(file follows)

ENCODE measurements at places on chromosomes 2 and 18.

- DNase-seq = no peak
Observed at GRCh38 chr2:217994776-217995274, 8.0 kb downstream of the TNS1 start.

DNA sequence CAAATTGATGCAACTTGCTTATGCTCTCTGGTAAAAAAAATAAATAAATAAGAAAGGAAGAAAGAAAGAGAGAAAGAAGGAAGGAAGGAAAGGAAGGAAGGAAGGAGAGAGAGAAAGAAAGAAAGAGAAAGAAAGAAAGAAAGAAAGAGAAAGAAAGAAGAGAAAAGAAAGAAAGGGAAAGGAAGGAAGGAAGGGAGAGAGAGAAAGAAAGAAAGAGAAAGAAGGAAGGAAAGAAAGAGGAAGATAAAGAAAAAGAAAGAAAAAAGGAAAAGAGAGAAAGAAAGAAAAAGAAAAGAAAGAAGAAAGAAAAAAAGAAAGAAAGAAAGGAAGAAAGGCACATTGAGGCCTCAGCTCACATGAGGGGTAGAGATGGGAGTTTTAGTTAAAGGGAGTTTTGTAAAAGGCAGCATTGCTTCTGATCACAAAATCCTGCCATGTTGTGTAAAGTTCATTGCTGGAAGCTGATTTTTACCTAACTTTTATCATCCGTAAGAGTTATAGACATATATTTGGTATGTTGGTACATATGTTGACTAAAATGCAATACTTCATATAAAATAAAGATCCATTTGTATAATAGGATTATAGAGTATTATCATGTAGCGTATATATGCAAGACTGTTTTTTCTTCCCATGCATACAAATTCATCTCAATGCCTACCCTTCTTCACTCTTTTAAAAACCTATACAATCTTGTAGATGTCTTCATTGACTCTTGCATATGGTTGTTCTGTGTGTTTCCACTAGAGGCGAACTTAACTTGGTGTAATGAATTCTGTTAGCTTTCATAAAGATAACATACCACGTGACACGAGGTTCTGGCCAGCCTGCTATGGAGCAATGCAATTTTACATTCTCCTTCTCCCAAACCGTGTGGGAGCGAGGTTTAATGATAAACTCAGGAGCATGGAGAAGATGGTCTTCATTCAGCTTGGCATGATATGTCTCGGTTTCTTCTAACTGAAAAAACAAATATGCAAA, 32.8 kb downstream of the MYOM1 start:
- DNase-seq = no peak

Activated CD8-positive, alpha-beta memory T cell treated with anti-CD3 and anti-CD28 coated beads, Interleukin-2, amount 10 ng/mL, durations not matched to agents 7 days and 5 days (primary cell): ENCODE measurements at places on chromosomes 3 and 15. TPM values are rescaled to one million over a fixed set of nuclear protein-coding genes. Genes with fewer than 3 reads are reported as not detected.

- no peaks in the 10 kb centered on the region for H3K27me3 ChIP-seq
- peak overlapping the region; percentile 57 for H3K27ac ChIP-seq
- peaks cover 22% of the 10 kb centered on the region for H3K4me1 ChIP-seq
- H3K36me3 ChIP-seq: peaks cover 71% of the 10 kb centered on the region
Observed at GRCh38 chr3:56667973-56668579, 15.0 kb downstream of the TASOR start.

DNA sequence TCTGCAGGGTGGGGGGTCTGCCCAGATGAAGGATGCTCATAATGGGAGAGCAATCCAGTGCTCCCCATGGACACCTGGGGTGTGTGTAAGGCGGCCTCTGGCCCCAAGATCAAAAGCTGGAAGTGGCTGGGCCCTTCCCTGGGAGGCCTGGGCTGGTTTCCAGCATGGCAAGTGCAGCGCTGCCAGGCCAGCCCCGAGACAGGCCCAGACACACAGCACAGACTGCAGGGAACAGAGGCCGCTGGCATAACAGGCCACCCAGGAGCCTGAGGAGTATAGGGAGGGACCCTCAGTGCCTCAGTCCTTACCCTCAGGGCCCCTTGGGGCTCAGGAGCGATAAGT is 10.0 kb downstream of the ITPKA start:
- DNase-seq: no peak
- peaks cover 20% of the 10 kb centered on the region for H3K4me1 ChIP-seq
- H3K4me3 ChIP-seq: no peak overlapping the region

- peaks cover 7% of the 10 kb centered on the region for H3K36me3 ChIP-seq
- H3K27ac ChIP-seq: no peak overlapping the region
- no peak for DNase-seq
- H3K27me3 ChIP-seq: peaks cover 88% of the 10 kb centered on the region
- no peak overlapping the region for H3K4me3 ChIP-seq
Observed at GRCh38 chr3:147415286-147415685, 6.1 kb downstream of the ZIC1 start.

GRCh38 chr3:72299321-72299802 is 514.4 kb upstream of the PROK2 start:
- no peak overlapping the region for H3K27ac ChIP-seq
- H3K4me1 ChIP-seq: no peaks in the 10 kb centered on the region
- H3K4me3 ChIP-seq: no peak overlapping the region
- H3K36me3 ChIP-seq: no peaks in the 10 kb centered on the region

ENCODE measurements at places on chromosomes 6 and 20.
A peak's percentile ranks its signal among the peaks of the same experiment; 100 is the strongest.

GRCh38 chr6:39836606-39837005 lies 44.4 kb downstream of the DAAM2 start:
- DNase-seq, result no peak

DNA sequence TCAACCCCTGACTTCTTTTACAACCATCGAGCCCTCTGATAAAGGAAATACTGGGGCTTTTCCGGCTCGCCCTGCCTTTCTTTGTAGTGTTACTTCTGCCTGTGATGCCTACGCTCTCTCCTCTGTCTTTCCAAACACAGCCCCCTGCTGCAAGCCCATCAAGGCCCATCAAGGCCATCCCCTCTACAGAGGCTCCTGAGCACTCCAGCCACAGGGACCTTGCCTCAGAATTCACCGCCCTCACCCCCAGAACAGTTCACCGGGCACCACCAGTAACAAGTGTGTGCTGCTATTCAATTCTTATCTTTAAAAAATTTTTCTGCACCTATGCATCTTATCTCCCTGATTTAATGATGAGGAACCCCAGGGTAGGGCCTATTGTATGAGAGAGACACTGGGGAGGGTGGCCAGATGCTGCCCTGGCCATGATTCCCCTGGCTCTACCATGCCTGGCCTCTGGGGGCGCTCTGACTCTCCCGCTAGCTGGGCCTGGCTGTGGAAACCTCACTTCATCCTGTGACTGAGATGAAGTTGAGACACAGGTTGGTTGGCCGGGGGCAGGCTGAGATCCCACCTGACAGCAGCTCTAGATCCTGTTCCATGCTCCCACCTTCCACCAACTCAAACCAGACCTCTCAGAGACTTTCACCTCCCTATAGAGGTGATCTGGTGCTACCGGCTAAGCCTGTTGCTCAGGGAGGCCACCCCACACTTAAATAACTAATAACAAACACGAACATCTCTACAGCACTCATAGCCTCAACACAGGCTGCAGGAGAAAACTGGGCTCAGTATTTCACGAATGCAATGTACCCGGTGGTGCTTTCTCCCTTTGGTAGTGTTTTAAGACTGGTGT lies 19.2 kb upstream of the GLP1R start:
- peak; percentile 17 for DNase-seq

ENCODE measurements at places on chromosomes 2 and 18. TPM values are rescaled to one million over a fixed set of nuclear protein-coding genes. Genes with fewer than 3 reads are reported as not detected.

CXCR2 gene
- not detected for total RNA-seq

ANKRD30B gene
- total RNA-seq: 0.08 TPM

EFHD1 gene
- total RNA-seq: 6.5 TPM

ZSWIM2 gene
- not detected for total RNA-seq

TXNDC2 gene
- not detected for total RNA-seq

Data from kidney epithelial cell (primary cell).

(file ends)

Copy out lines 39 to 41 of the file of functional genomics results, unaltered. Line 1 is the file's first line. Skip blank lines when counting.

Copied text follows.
- total RNA-seq: 6.5 TPM

ZSWIM2 gene
- not detected for total RNA-seq